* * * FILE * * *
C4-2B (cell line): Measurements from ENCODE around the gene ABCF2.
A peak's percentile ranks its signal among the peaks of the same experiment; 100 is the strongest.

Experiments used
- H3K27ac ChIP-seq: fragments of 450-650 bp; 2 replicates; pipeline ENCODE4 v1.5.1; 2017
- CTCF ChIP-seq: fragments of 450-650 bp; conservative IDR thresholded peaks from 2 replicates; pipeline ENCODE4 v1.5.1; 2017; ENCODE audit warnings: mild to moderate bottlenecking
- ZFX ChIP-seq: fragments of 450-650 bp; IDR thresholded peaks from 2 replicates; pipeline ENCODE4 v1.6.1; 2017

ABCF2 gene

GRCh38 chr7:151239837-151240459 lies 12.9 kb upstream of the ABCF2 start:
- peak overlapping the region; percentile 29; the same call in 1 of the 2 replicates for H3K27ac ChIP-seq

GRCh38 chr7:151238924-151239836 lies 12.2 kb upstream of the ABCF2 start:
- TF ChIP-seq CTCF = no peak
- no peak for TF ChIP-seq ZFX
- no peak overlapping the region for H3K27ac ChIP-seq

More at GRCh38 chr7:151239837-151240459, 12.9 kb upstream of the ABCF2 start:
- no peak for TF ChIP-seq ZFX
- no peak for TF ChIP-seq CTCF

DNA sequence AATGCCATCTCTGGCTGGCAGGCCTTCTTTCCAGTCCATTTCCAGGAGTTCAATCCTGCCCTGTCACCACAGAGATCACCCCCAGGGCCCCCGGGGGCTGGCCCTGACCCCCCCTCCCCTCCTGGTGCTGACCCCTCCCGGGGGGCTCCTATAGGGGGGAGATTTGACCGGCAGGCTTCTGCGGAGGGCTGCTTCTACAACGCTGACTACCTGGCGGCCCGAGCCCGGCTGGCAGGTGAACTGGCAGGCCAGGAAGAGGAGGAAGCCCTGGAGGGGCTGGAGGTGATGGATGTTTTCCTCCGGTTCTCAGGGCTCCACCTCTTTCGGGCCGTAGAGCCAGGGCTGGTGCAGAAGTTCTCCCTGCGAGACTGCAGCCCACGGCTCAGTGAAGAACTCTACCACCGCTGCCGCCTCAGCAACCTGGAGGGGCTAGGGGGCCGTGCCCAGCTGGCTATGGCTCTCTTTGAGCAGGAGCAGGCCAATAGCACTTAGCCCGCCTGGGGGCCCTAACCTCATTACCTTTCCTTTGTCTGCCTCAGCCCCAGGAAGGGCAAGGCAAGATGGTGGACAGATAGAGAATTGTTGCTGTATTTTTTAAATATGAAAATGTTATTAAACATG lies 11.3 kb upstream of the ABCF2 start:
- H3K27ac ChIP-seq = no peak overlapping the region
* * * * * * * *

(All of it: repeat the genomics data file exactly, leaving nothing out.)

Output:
C4-2B (cell line): Measurements from ENCODE around the gene ABCF2.
A peak's percentile ranks its signal among the peaks of the same experiment; 100 is the strongest.

Experiments used
- H3K27ac ChIP-seq: fragments of 450-650 bp; 2 replicates; pipeline ENCODE4 v1.5.1; 2017
- CTCF ChIP-seq: fragments of 450-650 bp; conservative IDR thresholded peaks from 2 replicates; pipeline ENCODE4 v1.5.1; 2017; ENCODE audit warnings: mild to moderate bottlenecking
- ZFX ChIP-seq: fragments of 450-650 bp; IDR thresholded peaks from 2 replicates; pipeline ENCODE4 v1.6.1; 2017

ABCF2 gene

GRCh38 chr7:151239837-151240459 lies 12.9 kb upstream of the ABCF2 start:
- peak overlapping the region; percentile 29; the same call in 1 of the 2 replicates for H3K27ac ChIP-seq

GRCh38 chr7:151238924-151239836 lies 12.2 kb upstream of the ABCF2 start:
- TF ChIP-seq CTCF = no peak
- no peak for TF ChIP-seq ZFX
- no peak overlapping the region for H3K27ac ChIP-seq

More at GRCh38 chr7:151239837-151240459, 12.9 kb upstream of the ABCF2 start:
- no peak for TF ChIP-seq ZFX
- no peak for TF ChIP-seq CTCF

DNA sequence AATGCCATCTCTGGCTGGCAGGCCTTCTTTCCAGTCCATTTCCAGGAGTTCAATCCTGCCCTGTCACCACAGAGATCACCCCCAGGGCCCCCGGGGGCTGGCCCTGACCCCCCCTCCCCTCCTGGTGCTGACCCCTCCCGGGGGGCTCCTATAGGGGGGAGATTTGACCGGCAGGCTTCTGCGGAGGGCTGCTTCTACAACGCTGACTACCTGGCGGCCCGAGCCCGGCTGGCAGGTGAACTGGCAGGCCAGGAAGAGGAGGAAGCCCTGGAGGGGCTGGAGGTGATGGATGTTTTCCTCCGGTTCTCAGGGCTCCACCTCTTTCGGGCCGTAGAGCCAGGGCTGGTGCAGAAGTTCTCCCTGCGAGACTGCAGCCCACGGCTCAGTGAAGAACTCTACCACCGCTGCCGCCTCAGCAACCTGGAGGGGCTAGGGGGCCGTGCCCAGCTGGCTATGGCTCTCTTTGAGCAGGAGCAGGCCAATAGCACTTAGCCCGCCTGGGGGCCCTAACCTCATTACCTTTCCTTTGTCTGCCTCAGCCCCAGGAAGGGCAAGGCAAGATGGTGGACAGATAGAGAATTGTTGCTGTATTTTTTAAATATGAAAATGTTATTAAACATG lies 11.3 kb upstream of the ABCF2 start:
- H3K27ac ChIP-seq = no peak overlapping the region